Arts English and Arabic
posted by December 11 at 12:55 PMon
I. Abu Dhabi.
According to a 2003 United Nations report into human development in the Arab world, more books are translated into Spanish each year - 10,000 - than have been translated into Arabic in the previous 10 centuries. Now this situation is being rectified by the sheikhdom of Abu Dhabi, one of the seven Muslim United Arab Emirates, which last month officially revealed its plans to translate 100 epochal foreign-language texts into Arabic by the end of next year.
Among the first to be translated: Stephen Hawking, Jurgan Habermas, Umberto Eco, and Murakami. Right now, translators are hunched over desks, working on volumes by Milton, Galileo, and co-decipherer of DNA, James D. Watson.
Over the last three years, it has been possible to catch the “Chewing Gum Man” at work somewhere in London, crouched on a pavement. From a distance, he could be homeless or a drunk - his coat is spattered with paint - but as you near, you see that he is painting in enamels, with great delicacy, a picture on the discarded gum that litters urban pavements.
Arrested and charged with criminal damage in front of a crowd of horrified tourists, he ended up being punched and dragged across a police cell.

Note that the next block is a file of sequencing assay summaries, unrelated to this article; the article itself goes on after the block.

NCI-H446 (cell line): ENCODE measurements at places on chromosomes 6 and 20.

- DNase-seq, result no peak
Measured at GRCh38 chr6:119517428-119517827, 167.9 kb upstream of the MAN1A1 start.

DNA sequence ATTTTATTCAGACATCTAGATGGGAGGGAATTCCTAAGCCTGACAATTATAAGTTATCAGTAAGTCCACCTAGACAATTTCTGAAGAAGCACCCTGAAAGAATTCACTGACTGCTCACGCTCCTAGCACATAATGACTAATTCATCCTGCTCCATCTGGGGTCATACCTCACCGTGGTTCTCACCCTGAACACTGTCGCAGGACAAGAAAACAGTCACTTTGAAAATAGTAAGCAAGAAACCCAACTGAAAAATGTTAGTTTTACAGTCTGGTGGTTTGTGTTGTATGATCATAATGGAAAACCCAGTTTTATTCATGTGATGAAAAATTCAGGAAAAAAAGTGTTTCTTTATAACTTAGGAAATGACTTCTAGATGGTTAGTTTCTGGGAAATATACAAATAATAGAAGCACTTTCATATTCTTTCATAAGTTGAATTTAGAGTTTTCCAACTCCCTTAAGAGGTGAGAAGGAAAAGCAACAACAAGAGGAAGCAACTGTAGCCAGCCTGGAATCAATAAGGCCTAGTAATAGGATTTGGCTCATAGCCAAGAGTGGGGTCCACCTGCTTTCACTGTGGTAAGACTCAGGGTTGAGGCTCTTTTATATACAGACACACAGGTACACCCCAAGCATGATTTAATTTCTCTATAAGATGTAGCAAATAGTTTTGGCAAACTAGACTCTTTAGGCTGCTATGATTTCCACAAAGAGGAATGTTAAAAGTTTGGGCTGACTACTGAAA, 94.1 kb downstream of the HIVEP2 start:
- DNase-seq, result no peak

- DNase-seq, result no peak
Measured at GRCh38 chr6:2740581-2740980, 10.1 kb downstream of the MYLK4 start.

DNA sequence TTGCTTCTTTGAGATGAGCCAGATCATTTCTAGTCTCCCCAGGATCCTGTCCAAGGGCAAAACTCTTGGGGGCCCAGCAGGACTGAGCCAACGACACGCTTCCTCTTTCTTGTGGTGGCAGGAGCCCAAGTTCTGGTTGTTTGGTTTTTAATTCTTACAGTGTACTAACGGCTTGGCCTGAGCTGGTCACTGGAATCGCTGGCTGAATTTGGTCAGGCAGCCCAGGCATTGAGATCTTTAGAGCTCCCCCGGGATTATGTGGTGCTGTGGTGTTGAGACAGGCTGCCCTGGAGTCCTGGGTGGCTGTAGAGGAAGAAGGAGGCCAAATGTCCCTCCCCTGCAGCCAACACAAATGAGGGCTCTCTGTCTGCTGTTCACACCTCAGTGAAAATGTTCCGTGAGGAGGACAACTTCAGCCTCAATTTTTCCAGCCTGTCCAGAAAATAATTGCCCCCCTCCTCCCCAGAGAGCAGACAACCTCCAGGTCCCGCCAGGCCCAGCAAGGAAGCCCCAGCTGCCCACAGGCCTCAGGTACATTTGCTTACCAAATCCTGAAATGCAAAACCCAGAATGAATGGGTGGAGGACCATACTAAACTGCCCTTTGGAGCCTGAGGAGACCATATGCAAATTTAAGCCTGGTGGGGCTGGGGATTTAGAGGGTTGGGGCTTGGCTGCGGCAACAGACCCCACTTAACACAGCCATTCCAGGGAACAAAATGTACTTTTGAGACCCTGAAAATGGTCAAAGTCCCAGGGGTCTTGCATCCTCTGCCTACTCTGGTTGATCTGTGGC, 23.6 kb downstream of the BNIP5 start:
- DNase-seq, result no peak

England’s got issues:
Absurd recent examples of how far these [policing] powers stretch include a drunken Oxford student who said a police horse was gay and ended up with an £80 fixed-penalty fine. And the penalty fines handed to wearers of a “Bollocks to Blair” T-shirt. The most egregious instance of this new civic conformity was Tony Blair’s measure to ban political protests within a mile of Westminster.
Back to the artist:
Once at the station, he was told they wanted a DNA sample, which under a 2004 amendment, the police are entitled to take from everyone accused of a recordable offence. Even if the person is never convicted, or even charged, the DNA sits in a national database until they die, or their hundredth birthday. Wilson balked at this invasion of his privacy; he tried to reason with the police, and ended up on the floor being punched, as six or so hairs were taken for the DNA sample. Charges of obstructing police in the course of their duty, and criminal damage, were brought against him and then dropped.